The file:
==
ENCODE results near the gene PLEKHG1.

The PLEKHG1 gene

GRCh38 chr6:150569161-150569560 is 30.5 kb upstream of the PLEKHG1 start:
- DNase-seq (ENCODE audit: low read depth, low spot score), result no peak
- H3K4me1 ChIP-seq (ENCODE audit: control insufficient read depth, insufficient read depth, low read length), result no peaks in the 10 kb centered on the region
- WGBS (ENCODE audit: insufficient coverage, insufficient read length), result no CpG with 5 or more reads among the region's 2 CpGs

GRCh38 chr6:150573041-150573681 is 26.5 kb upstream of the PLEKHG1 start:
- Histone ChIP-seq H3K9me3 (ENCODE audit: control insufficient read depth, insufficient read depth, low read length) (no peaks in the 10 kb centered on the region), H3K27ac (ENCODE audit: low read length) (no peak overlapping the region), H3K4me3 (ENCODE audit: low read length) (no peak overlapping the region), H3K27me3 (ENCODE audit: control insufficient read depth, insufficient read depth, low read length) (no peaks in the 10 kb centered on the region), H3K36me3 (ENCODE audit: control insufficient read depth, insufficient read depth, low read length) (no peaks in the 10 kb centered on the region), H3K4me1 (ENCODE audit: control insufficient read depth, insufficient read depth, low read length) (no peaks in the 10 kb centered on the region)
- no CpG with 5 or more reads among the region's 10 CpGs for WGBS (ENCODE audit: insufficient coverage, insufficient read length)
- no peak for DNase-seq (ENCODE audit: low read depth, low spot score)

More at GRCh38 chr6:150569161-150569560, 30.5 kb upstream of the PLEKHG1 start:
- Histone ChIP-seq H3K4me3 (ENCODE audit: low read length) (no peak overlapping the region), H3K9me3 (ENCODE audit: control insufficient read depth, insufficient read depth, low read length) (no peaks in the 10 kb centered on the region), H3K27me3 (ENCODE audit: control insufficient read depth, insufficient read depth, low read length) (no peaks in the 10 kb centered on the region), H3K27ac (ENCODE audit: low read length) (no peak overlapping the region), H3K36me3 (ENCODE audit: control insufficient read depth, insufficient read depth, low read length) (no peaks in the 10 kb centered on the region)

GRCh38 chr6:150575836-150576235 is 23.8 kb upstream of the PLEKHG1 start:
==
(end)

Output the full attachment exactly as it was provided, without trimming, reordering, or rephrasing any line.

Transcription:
ENCODE results near the gene PLEKHG1.

The PLEKHG1 gene

GRCh38 chr6:150569161-150569560 is 30.5 kb upstream of the PLEKHG1 start:
- DNase-seq (ENCODE audit: low read depth, low spot score), result no peak
- H3K4me1 ChIP-seq (ENCODE audit: control insufficient read depth, insufficient read depth, low read length), result no peaks in the 10 kb centered on the region
- WGBS (ENCODE audit: insufficient coverage, insufficient read length), result no CpG with 5 or more reads among the region's 2 CpGs

GRCh38 chr6:150573041-150573681 is 26.5 kb upstream of the PLEKHG1 start:
- Histone ChIP-seq H3K9me3 (ENCODE audit: control insufficient read depth, insufficient read depth, low read length) (no peaks in the 10 kb centered on the region), H3K27ac (ENCODE audit: low read length) (no peak overlapping the region), H3K4me3 (ENCODE audit: low read length) (no peak overlapping the region), H3K27me3 (ENCODE audit: control insufficient read depth, insufficient read depth, low read length) (no peaks in the 10 kb centered on the region), H3K36me3 (ENCODE audit: control insufficient read depth, insufficient read depth, low read length) (no peaks in the 10 kb centered on the region), H3K4me1 (ENCODE audit: control insufficient read depth, insufficient read depth, low read length) (no peaks in the 10 kb centered on the region)
- no CpG with 5 or more reads among the region's 10 CpGs for WGBS (ENCODE audit: insufficient coverage, insufficient read length)
- no peak for DNase-seq (ENCODE audit: low read depth, low spot score)

More at GRCh38 chr6:150569161-150569560, 30.5 kb upstream of the PLEKHG1 start:
- Histone ChIP-seq H3K4me3 (ENCODE audit: low read length) (no peak overlapping the region), H3K9me3 (ENCODE audit: control insufficient read depth, insufficient read depth, low read length) (no peaks in the 10 kb centered on the region), H3K27me3 (ENCODE audit: control insufficient read depth, insufficient read depth, low read length) (no peaks in the 10 kb centered on the region), H3K27ac (ENCODE audit: low read length) (no peak overlapping the region), H3K36me3 (ENCODE audit: control insufficient read depth, insufficient read depth, low read length) (no peaks in the 10 kb centered on the region)

GRCh38 chr6:150575836-150576235 is 23.8 kb upstream of the PLEKHG1 start: